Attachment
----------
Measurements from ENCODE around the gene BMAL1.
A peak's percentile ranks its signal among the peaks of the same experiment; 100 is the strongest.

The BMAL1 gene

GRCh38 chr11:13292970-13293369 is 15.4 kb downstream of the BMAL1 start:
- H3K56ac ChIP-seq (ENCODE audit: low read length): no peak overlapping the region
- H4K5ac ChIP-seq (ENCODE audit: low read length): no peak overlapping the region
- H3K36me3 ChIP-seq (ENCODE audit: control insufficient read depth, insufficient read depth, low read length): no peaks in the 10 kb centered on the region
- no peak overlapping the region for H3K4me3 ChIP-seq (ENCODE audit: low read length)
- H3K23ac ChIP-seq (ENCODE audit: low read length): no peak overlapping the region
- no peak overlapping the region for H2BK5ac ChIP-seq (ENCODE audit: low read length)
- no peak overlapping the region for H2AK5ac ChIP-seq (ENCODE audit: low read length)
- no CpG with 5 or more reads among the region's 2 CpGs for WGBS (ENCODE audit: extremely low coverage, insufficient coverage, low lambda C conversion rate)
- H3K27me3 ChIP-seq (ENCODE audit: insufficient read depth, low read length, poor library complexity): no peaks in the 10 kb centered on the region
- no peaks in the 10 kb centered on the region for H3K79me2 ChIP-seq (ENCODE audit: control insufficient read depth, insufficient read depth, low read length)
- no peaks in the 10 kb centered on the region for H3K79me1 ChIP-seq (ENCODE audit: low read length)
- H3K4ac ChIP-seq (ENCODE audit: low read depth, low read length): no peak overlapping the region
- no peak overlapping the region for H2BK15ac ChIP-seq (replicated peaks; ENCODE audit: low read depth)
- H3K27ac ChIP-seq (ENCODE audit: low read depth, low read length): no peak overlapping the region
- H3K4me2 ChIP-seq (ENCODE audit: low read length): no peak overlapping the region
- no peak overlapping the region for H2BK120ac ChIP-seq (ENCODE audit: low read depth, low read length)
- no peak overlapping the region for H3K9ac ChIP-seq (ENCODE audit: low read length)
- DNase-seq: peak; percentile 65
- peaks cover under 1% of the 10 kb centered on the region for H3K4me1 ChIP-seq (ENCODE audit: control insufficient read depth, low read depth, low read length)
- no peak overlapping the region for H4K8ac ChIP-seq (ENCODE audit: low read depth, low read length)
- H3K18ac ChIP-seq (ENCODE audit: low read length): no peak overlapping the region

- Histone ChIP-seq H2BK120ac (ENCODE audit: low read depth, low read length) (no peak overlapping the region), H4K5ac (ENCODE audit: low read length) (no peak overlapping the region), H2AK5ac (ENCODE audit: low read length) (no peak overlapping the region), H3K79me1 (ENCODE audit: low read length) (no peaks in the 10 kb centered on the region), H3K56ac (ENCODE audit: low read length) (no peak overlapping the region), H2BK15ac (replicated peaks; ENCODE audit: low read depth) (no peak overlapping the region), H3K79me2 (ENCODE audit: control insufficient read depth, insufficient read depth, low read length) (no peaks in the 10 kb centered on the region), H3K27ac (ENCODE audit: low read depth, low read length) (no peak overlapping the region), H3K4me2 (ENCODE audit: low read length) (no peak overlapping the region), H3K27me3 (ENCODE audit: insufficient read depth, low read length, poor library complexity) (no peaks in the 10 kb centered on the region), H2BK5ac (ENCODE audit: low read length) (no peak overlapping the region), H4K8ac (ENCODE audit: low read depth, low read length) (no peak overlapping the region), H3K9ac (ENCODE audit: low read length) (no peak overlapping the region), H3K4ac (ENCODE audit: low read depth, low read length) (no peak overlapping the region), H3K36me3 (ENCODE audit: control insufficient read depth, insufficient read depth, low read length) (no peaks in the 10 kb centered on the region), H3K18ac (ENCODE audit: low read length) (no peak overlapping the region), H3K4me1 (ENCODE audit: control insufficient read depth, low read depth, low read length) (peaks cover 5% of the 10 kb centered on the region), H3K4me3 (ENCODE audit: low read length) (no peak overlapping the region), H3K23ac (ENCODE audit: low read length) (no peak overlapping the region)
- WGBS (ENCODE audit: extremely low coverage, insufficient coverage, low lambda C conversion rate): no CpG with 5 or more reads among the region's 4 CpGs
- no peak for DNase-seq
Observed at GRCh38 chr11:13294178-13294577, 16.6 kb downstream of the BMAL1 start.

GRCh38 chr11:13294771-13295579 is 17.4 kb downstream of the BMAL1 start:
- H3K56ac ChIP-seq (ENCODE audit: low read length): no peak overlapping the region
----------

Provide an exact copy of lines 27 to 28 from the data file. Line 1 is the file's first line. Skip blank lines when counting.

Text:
- WGBS (ENCODE audit: extremely low coverage, insufficient coverage, low lambda C conversion rate): no CpG with 5 or more reads among the region's 4 CpGs
- no peak for DNase-seq